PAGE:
A look and sign to Clara cast,
To mark he would return in haste,
Then plunged into the fight.
Ask me not what the maiden feels,
Left in that dreadful hour alone :
Perchance her reason stoops or reels ;
Perchance a courage not her own,
Braces her mind to desperate tone.
The scatter'd van of England wheels ;
She only said, as loud in air
The tumult roar'd, “ Is Wilton there ?"
They fly, or, madden'd by despair,
Fight but to die, “ Is Wilton there ?"
With that, straight up the hill there rode
Two horsemen drench'd with gore, And, in their arms, a helpless load,
A wounded knight they bore. His hand still strain'd the broken brand, His arms were smear'd with blood and sand :
Dragg’d from among the horses' feet,
With dented shield and helmet beat,
The falcon-crest and plumage gone,
Can that be haughty Marmion!.
Young Blount his armour did unlace,
And, gazing on his ghastly face,
Said, “ By Saint George, he's gone!
That spear-wound has our master sped,.
And see the deep cut on his head !
Good-night to Marmion."
“ Unnurtured Blount! thy brawling cease :
He opes his eyes," said Eustace ; “ peace!"
When, doffd his casque, he felt free air,
Around 'gan Marmion wildly stare :
" Where's Harry Blount? Fitz-Eustace where ?
Linger ye here, ye hearts of hare !
Redeem my pennon! charge again!
Cry. Marmion to the rescue!'. Vain!
Last of my race, on battle-plain
That shout shall ne'er be heard again!
Yet my last thought is England's : fly!
To Dacre bear my signet-ring,
Tell him his squadrons up to bring.
Fitz-Eustace, to Lord Surrey hie ;
Tunstall lies dead upon the field,
His lifeblood stains the spotless shield :
Edmund is down: my life is reft ;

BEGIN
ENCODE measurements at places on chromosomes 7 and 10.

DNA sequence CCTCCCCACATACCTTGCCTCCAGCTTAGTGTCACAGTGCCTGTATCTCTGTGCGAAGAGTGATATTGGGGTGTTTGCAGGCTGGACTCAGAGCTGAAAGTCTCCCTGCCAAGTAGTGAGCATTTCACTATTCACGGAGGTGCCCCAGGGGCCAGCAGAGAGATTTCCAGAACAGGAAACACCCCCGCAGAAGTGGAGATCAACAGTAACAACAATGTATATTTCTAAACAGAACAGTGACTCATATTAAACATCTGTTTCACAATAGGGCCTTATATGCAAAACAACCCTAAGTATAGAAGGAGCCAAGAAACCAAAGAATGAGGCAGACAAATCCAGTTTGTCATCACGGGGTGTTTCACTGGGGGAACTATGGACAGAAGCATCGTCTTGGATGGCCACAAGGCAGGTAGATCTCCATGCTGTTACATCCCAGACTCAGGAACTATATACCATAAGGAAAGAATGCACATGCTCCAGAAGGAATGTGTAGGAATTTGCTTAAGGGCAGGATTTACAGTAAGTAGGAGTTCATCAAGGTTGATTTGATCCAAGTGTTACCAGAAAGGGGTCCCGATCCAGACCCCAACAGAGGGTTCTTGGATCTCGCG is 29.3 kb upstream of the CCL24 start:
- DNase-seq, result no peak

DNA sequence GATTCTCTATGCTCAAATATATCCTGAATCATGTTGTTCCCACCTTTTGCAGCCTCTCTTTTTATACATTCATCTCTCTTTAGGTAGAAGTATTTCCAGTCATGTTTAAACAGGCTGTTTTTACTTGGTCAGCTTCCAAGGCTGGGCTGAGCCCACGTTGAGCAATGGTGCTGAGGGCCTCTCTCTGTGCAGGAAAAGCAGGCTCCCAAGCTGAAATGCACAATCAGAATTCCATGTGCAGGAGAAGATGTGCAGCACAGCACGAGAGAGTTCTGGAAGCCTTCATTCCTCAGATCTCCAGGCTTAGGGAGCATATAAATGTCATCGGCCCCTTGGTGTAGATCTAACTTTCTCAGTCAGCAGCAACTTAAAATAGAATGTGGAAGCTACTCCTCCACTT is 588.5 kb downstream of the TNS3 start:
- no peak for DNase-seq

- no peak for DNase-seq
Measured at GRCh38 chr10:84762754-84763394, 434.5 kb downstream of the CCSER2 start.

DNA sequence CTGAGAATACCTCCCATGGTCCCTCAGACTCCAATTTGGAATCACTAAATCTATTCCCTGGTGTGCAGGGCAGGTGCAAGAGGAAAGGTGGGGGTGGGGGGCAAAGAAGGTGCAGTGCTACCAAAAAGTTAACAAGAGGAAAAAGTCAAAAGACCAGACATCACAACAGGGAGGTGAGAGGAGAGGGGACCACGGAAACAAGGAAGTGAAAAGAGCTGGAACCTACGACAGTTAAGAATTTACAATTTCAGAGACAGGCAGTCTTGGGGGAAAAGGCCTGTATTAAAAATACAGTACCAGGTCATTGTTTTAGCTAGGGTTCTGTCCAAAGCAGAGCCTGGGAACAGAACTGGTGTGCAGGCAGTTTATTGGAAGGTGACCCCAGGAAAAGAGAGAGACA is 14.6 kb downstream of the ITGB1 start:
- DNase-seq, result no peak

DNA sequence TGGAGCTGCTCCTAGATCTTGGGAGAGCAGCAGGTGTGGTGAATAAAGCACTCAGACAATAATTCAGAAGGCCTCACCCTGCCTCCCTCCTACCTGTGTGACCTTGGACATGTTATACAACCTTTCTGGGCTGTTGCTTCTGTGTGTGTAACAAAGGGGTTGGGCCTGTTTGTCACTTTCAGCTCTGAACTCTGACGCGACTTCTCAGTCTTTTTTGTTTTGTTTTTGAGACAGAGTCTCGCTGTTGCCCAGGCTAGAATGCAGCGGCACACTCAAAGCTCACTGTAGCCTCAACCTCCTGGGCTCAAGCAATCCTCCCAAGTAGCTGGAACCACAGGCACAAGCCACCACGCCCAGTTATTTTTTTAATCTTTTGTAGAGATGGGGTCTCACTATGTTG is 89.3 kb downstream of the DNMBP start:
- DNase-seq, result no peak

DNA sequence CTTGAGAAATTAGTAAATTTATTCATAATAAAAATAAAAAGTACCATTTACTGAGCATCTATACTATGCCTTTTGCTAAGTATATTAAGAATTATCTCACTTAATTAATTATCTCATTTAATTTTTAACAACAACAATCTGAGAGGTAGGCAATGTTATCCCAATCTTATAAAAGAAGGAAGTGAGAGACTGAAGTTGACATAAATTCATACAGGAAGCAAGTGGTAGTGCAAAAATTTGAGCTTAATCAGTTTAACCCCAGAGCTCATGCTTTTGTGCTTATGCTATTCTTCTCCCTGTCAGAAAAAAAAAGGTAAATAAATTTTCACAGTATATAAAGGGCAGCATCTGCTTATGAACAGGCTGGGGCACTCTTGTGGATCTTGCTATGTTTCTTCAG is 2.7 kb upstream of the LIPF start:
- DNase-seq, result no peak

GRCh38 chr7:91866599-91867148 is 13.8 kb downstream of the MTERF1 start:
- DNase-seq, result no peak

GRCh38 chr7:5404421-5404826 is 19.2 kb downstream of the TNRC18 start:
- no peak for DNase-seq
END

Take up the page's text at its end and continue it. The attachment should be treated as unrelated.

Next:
The admiral alone is left.
Let Stanley charge with spur of fire,
With Chester charge, and Lancashire,
Full upon Scotland's central host,
Or victory and England's lost.
Must I bid twice? Hence, varlets! fly!
Leave Marmion here alone-to die."
They parted, and alone he lay;
Clare drew her from the sight away,
Till pain wrung forth a lowly moan,
And half he murmur'd, " Is there none,
halls have nursed, Page, squire, or groom, one cup to bring Of blessed water from the spring,
To slake my dying thirst !”
Oh, woman! in our hours of ease,
Uncertain, coy, and hard to please,
And variable as the shade
By the light, quivering aspen made;
When pain and anguish wring the brow,
A ministering angel thou !
Scarce were the piteous accents said,
When, with the baron's casque, the maid
To the nigh streamlet ran :
Forgot were hatred, wrongs, and fears;
The plaintive voice alone she hears,
Sees but the dying inan.
She stoop'd her by the runnel's side,
But, in abhorrence, backward drew;
For, oozing from the mountain's side,
Where raged the war, a dark red tide
Was curdling in the streamlet blue.
Where shall she turn! behold her mark
A little fountain cell,
Where water, clear as diamond spark,
In a stone basin fell.
Above, some half-worn letters say,
Drink. weary. pilgrim. drink. and. pray.
For. the. kind. soul. of. Sybil. Grey.
Cyho. built. this. cross. and. well.
She fill'd the helm, and back she hied,
And with surprise and joy espied
A monk supporting Marmion's head ;
A pious man, whom duty brought
To dubious verge of battle fought,
To shrive the dying, bless the dead. Deep drank Lord Marmion of the wave, And, as she stoop'd his brow to lave, “ Is it the hand of Clare,” he said, “ Or injured Constance, bathes my head ?”